ESPACIO PUBLICITARIO
CARACAS, Wednesday November 28, 2012 | Update
 
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HUMAN RIGHTS | Afiuni's trial begins in Venezuela

Panama Ambassador urges OAS to gain a sense of Judge Afiuni's case

Panamanian Ambassador to the Organization of American States referred to Afiuni's accounts of sexual abuse during her detention in a Venezuelan prison. Her experience is told in a book recently written by Francisco Olivares, the head of the section of Investigative Journalism of daily newspaper El Universal

Afiuni refuses to attend the trial hearings (Photo: Oswer Díaz Mireles)
ALICIA DE LA ROSA |  EL UNIVERSAL
Wednesday November 28, 2012  04:46 PM
Panamanian Ambassador to the Organization of American States (OAS) Guillermo Cochez raised his voice on Wednesday during a session of the body over Venezuelan former Judge María Lourdes Afiuni's accounts of sexual abuse during her detention at the National Institute for Female Guidance (INOF). Her story came out recently in a book entitled Afiuni: La presa del Comandante (Afiuni: The Pray of the Commander) written by Francisco Olivares, the head of the section of Investigative Journalism of daily newspaper El Universal.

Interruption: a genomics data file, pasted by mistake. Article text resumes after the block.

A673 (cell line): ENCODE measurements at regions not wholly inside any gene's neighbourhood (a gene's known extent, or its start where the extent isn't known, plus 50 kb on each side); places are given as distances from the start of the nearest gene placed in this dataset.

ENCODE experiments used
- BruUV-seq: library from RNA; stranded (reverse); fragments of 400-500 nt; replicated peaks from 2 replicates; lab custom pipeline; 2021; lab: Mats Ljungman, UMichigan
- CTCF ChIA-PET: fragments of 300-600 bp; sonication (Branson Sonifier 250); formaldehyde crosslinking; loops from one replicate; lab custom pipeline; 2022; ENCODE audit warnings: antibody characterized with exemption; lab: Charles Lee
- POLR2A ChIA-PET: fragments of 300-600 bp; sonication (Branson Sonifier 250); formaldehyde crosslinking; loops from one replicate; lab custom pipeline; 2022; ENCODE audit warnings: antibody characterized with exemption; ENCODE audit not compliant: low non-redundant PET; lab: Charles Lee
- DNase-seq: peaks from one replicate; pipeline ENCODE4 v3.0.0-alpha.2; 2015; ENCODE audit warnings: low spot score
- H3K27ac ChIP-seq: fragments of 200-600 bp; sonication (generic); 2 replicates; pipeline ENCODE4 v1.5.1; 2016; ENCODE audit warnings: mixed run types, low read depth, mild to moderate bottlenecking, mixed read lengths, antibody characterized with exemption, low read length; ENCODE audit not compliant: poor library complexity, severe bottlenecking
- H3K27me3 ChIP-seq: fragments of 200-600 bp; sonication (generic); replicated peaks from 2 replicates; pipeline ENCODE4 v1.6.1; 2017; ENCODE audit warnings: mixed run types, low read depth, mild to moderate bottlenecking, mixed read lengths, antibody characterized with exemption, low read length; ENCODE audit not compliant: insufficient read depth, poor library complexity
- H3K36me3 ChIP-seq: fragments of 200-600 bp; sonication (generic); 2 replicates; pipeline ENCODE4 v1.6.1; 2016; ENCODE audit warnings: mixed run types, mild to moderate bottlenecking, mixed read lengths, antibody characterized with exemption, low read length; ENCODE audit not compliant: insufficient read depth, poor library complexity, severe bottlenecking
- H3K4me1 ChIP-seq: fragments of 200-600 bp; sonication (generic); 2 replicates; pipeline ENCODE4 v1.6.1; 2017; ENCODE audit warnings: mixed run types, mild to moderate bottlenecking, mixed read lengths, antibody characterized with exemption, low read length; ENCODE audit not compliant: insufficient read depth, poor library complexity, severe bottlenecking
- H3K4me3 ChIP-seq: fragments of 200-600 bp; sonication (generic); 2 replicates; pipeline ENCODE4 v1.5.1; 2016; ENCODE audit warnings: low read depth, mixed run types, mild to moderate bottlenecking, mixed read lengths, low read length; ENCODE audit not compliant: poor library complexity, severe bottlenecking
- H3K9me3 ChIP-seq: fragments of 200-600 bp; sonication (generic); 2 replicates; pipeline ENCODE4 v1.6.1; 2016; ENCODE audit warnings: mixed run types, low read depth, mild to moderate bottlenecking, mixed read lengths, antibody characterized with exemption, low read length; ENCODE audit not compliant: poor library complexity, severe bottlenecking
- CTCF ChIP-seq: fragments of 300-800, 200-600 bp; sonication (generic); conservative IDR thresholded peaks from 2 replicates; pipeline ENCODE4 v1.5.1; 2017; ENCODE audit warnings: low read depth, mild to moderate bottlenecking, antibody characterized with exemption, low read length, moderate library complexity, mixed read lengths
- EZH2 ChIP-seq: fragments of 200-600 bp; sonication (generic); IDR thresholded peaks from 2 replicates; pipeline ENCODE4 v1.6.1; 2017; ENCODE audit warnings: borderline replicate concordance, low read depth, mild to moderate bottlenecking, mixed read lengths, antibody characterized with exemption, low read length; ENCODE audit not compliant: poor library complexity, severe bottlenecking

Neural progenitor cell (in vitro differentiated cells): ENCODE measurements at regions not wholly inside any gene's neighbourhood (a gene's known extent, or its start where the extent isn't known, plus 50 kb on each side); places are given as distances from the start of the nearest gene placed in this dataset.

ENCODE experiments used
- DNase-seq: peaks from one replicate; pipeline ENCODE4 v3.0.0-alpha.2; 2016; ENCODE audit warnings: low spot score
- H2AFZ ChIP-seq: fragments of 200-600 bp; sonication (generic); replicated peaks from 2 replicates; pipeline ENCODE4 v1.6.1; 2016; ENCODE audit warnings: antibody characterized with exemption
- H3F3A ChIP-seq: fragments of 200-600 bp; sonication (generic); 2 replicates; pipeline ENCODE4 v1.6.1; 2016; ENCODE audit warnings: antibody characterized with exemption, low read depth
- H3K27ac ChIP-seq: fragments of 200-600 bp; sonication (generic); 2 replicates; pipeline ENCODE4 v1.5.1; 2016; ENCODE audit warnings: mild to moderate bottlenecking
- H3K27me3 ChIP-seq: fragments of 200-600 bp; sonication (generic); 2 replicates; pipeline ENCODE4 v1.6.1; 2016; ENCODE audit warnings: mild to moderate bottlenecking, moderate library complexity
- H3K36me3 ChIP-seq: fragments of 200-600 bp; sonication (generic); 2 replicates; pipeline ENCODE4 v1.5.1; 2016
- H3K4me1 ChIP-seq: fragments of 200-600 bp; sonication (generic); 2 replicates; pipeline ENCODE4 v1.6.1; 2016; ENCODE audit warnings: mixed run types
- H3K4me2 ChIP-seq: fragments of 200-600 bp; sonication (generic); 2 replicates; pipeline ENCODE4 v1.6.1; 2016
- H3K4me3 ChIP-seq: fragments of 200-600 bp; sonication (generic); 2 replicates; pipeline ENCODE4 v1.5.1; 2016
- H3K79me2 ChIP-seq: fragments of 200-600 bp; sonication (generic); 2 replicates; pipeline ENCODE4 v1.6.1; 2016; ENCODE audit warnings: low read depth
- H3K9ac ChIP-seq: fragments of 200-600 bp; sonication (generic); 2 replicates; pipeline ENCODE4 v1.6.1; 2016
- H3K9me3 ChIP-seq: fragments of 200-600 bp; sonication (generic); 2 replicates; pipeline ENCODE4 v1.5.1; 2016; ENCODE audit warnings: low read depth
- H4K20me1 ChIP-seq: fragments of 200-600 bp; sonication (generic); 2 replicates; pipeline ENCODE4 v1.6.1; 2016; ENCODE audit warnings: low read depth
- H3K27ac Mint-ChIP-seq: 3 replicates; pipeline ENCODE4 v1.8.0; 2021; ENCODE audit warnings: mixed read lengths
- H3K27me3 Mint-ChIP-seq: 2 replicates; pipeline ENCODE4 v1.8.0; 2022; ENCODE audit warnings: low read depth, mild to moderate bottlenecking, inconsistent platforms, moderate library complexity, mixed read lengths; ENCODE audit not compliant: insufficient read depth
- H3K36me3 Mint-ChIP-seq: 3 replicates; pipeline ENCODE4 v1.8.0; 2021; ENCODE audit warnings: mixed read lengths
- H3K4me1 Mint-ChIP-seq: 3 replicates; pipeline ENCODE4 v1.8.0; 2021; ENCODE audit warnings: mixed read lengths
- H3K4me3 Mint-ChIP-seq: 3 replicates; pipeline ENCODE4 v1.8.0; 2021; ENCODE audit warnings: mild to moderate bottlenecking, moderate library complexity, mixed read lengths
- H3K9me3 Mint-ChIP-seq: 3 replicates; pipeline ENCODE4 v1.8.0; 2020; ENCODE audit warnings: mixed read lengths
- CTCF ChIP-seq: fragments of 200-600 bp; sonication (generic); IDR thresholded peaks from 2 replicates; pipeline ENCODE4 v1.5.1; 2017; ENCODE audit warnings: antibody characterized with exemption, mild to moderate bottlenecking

During the OAS's session, the Panamanian ambassador urged the members of the organization to get familiar with the situation that Afiuni is going through. "The time is now," Cochez said. 

During his intervention, the ambassador explained he does not intend "to determine the truth about the facts surrounding Afiuni's imprisonment. However, in view of the statements expressed in UN reports, as well as those from organizations from civil society, and a wide sector of Venezuela, our duty is to call for information on the case."

Meanwhile, Afiuni's trial began on Wednesday. International observer Claudio Morer Jiménez and some representatives from Canada and the EU were present. Afiuni refused to appear in court, yet a recent amendment to the Organic Code on Criminal Procedure allows trial hearings in the absence of the defendant.

Twitter: @aliciadelarosa
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At least 30 years had passed since his last visit to Caracas. He had little time to become an expert on moving about in such a complicated metropolis. Whether it was hopping on the subway, finding directions, playing waiting games at public agencies, eating whatever he could and sleeping wherever he could, Guerrero senior had been wandering the streets for 60 days, and thanks to "the boys" he found some sort of relief by way of helping hands.

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